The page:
Rome’s Jewish Ghetto; Where Tumbling Ruins meet Gourmet Restaurants


Portico di Ottavia stands in the center of the Jewish Ghetto

Along the Via del Portico d’Ottavia next to the ancient ruins of the Portico di Ottavia (built by Augustus for his sister Octavia) are a line of kosher Jewish restaurants that take their authenticity very seriously. The religious tradition requires the use of fresh, organic ingredients. Recipes from 300 years of Jewish occupation in the ghetto, which began in 1555, have been passed down through the nonnas (grandmothers) from generation to generation.

Below is a list of some of the Roman Jewish Ghetto’s very best. Take advantage of the outdoor seating and soak up the view of ancient monuments while you enjoy a rare treat and slice of Rome’s history.

Nonna Betta is a kosher restaurant owned by local Jewish Roman, Umberto, and his partner Gamil. Between them they produce the traditional dishes passed down from his grandmother Betta which include ingredients such as artichokes, chopped fried cod, zucchini flowers, meatballs with celery, and salt cod with onion. Tantalizing dishes such as Tortino di aliciotti e Invidia (endive and anchovies pie) or Tagliere di formaggi ai miele aromatici (mix of cheese with aromatic honey), and hearty Spaghetti all’ Amatrician with dried beef or cod with tomatoes and onions grace the menu. The restaurant offers a second menu of Middle Eastern specialties, inspired by Gamil.

Ba” Ghetto has two menus, one for dairy, which serves pizza, and the other for meat which specializes in Libyan dishes. They offer a fine wine selection of Israeli and Italian wines.

Il Boccione is Rome’s legendary kosher bakery which offers Jewish classics like cinnamon-almond biscotti, ricotta cake, and the famous pizza ebraica. Be sure to try this sweet “Jewish pizza” and savor the rich nutty taste of almonds, raisins and candied fruits. Via del Porto d’Ottavia 1, 00186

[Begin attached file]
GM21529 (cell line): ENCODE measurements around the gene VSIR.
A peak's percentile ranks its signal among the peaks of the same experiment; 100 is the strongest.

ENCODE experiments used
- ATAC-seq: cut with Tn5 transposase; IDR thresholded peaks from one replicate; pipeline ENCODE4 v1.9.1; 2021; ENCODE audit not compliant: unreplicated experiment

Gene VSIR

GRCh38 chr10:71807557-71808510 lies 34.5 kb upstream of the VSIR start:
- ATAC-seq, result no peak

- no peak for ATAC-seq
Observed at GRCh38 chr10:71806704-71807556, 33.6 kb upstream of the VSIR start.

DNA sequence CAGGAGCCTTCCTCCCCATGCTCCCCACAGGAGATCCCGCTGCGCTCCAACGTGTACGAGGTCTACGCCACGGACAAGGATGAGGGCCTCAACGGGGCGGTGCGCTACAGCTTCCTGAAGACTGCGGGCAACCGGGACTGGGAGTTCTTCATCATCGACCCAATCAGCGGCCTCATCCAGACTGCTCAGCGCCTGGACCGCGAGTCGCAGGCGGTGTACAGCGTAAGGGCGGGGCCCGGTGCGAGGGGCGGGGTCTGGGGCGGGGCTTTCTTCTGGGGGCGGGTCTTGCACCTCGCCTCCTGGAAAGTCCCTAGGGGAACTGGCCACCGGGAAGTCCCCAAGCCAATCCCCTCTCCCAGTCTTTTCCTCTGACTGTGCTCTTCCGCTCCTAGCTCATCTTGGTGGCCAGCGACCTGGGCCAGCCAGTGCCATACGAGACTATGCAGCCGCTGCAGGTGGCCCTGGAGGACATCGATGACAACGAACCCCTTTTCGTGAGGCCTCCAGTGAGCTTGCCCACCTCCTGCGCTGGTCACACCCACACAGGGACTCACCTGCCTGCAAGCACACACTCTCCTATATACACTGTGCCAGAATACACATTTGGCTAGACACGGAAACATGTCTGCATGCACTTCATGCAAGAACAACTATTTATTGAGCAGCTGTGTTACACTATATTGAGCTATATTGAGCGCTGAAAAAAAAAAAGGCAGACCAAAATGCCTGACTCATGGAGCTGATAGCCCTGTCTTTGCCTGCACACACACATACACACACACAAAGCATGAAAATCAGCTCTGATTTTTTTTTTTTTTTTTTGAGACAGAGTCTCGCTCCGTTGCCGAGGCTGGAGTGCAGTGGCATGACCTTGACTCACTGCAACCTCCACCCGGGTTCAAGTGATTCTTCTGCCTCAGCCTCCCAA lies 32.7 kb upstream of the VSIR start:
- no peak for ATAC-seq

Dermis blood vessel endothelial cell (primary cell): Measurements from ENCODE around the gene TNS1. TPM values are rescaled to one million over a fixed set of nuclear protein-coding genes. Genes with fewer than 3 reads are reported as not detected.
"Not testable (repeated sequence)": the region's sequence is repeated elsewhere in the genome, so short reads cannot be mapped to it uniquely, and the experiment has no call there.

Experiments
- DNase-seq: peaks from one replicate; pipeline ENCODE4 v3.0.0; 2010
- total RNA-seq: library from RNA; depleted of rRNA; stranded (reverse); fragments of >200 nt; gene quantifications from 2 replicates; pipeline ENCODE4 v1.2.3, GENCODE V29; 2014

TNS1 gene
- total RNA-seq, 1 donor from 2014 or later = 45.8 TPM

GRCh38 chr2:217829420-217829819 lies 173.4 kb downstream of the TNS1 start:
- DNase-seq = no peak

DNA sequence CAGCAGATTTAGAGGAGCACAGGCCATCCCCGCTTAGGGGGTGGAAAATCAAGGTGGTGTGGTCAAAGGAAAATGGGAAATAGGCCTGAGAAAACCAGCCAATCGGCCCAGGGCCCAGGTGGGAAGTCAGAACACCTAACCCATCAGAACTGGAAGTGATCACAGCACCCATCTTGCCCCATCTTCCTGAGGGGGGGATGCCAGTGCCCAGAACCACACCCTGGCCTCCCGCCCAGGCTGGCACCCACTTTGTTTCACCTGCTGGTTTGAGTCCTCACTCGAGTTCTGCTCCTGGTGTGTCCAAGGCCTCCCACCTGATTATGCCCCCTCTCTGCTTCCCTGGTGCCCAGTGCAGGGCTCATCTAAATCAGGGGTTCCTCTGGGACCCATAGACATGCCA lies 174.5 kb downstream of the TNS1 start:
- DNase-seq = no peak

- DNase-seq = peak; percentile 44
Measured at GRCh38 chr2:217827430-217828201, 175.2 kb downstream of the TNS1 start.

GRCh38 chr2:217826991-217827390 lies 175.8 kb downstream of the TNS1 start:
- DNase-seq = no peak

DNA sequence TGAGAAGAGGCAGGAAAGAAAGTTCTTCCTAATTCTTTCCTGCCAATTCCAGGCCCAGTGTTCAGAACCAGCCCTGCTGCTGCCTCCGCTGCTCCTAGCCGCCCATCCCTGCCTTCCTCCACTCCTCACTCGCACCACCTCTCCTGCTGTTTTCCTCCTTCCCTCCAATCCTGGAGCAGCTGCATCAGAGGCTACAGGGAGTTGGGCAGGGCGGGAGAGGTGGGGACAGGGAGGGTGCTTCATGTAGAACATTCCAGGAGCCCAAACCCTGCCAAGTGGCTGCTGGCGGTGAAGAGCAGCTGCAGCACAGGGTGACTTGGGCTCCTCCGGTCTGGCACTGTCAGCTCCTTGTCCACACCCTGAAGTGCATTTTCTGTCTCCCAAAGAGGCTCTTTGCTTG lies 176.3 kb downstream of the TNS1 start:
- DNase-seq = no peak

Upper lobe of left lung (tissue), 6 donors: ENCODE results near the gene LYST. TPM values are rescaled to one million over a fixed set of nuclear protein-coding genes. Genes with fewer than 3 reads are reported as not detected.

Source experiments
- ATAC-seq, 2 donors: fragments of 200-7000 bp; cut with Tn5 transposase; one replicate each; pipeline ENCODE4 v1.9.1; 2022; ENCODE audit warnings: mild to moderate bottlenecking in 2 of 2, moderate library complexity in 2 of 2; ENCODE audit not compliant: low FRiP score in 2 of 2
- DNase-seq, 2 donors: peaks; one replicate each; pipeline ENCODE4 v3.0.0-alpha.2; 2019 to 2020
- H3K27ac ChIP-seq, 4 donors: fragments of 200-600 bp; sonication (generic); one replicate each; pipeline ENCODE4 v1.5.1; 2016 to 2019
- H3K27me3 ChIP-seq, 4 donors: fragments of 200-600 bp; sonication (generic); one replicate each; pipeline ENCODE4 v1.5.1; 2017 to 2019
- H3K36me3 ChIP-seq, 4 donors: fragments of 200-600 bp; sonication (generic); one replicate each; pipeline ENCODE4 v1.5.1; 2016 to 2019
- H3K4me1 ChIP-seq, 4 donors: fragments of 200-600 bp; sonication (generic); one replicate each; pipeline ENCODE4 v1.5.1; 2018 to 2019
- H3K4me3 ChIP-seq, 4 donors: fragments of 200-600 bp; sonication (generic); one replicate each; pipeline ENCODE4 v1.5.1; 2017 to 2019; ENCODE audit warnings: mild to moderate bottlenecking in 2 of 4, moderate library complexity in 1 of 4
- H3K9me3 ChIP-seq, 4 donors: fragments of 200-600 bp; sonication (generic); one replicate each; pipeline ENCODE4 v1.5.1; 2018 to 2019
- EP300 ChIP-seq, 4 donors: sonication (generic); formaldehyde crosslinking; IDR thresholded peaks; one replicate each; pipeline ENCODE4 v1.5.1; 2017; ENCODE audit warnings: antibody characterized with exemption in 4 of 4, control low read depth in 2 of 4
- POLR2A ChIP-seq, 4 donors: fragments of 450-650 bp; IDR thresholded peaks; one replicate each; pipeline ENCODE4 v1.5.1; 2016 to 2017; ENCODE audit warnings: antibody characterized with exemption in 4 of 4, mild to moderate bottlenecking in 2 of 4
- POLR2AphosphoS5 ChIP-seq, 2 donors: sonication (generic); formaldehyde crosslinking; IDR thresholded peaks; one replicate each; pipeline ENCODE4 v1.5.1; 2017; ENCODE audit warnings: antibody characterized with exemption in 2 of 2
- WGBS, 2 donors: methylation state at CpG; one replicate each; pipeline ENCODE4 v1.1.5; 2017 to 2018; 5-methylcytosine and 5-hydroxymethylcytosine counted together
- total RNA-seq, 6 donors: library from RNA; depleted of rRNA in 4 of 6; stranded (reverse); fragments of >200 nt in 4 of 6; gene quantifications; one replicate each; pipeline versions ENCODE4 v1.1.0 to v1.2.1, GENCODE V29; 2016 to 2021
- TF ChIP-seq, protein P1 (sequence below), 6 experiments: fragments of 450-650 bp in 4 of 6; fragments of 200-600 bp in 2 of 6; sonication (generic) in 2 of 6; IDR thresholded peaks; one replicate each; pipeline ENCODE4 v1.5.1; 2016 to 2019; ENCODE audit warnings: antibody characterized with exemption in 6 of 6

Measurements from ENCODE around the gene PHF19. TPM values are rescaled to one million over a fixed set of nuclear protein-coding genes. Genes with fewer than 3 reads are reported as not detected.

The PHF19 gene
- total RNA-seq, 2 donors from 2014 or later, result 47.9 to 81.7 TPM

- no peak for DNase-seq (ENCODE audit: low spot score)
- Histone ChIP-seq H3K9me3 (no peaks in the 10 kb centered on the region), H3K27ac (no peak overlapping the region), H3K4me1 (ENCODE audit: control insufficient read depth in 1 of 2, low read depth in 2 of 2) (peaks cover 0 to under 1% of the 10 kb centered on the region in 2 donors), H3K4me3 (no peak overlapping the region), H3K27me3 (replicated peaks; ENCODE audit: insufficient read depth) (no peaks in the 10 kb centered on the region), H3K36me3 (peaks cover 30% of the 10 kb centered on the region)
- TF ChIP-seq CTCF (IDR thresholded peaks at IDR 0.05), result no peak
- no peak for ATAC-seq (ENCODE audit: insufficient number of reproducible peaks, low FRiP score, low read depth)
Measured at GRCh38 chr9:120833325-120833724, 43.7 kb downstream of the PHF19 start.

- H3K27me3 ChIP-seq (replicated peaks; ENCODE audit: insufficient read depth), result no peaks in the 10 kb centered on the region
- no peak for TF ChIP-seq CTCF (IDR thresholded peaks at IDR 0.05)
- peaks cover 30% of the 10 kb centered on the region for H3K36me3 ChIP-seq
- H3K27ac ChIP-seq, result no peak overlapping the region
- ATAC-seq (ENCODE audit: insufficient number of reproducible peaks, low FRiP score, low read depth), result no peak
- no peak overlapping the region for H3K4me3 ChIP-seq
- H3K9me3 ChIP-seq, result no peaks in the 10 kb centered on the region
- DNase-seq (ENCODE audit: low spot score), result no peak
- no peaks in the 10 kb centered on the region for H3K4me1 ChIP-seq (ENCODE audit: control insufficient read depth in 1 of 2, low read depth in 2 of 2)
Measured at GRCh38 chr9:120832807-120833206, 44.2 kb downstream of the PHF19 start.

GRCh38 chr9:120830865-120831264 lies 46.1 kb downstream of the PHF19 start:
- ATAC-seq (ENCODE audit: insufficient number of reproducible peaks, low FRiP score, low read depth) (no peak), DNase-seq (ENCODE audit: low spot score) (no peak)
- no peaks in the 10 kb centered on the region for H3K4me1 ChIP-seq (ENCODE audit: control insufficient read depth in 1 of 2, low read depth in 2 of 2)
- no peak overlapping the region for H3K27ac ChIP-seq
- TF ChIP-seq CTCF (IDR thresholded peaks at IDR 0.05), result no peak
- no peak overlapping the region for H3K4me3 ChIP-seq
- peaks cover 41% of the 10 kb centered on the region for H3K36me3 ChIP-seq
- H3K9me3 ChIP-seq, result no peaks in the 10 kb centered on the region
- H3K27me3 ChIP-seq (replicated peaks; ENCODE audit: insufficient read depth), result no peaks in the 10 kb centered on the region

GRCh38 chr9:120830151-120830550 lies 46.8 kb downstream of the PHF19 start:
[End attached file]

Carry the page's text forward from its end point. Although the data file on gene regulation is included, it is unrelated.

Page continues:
Kosher Jewish Restaurants on Via Portico d’Ottavia



Crispy Jewish-style artichoke and tender battered pumpkin flowers



There is so much to see and learn about the Jewish Ghetto, from the delicious kosher delicatessans to the superb restaurants. Old ruins remain among the Great Synogogue that sits majestically on the Tiber River. If you would like to see the Jewish Ghetto up close and personal, I recommend an expert Rome tour guide to unravel the centuries of history for you. Select Italy is my tour group of choice. Contact them for more information by clicking here.

Categories: History

23 replies

  1. Wonderful tour this Susan. I’ve never been to Rome believe it or not, but I love the sound of areas like this Jewish Ghetto, which seem more intimate and traditional. And oh that food..,tumbling ruins and restaurants? What could be more perfect? Lovely, vibrant post and one to add to the top of the ‘must visit’ list 🙂

    Liked by 1 person

  2. Nice to be virtually riding through the Jewish ghetto and nonna betta, Susan. And you are looking as great as you were when I last dropped in here. Ciao…

    Liked by 1 person

  3. I’ve not yet visited Rome, but this is a neighbourhood I’d like to visit. Thanks for writing about this, Susan 🙂

    Liked by 1 person

  4. My favourite district of Rome.


  5. Susan, you find some of the most wonderful places. You just need to leave the beaten track hey.

    Liked by 1 person

  6. Oh Susan you keep putting a longing in my heart to return…

    Liked by 1 person

  7. Thanks for this! I’m taking a small group there in a few weeks and we have a tour of the Ghetto lined up. I can’t wait!

    Liked by 1 person

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